# Embedded Magic Squares

Last Updated: September 12, 2002
In W.S. Andrews's book (Magic Squares and Cubes), Harry Sayles gives the following construction for taking a magic circle and a magic square, and combining the two to get a new magic circle with embedded magic squares.

A magic square is a square grid of numbers where the rows, columns, and diagonals sum to the same value. Here is an example of a magic square:
 8 1 6 3 5 7 4 9 2
Here we see that each row, column, and diagonals sums to 15.

To embed a magic square in a magic circle, we also need a magic circle. For this example, we will use the following simple circle:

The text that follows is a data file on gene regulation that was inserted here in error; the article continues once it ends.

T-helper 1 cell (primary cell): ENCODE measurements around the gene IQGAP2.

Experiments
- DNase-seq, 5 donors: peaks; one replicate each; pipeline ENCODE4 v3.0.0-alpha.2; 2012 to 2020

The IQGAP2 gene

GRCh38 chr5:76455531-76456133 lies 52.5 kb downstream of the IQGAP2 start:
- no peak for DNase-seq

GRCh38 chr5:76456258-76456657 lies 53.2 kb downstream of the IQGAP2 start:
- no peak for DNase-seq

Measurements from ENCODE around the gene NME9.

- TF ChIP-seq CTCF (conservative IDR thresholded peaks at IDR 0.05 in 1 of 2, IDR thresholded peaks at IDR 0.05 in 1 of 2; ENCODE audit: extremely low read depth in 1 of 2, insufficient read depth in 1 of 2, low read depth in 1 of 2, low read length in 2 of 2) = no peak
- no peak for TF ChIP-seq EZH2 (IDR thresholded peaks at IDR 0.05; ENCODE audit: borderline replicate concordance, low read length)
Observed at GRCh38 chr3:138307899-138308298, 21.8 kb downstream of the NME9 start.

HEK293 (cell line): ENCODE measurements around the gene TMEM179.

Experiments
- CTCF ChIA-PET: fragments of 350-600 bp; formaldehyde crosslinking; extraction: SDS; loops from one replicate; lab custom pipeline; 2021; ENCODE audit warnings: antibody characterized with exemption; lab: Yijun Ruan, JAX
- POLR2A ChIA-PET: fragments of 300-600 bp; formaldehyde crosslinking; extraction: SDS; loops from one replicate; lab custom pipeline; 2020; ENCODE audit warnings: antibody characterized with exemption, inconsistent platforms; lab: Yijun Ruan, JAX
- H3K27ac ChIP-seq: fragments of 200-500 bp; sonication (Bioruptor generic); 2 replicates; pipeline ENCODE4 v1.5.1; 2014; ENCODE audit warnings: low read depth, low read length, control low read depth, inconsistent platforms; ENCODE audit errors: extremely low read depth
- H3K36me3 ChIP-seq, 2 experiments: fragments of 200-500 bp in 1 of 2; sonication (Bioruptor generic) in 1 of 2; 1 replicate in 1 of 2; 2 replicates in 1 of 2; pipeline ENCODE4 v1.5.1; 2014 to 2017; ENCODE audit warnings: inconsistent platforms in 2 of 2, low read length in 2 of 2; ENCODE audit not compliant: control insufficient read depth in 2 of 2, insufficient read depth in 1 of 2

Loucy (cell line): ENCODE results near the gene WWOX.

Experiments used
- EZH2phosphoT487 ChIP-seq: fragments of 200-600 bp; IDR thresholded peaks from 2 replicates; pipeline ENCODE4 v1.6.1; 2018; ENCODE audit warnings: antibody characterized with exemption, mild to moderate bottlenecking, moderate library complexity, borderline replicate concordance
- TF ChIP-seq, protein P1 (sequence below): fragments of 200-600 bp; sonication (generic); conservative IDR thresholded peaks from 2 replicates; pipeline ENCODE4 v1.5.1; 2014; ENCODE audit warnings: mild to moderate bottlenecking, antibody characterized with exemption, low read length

To embed an n x n magic square in a magic circle, we first replicate each circle n times (in our example, n=3):

Now each node in the original magic circle corresponds to an n x n grid of nodes in the new set of circles. At each grid of nodes, we place a copy of our n x n magic circle, except we add to each cell of the magic square the value (k-1)n^2, where k is the value in the original magic circle corresponding to the grid in the new set of circles. In our example, we get:

A few notes are in order. First, the orientation of the magic square on each grid can be arbitrary. Second, the new magic circle will have a sum of SI+(C-I)n^3, where S is the sum of the magic square, C is the sum of the original magic circle, and I is the number of intersections on each circle of the original magic circle. In our example, the sum is 330.
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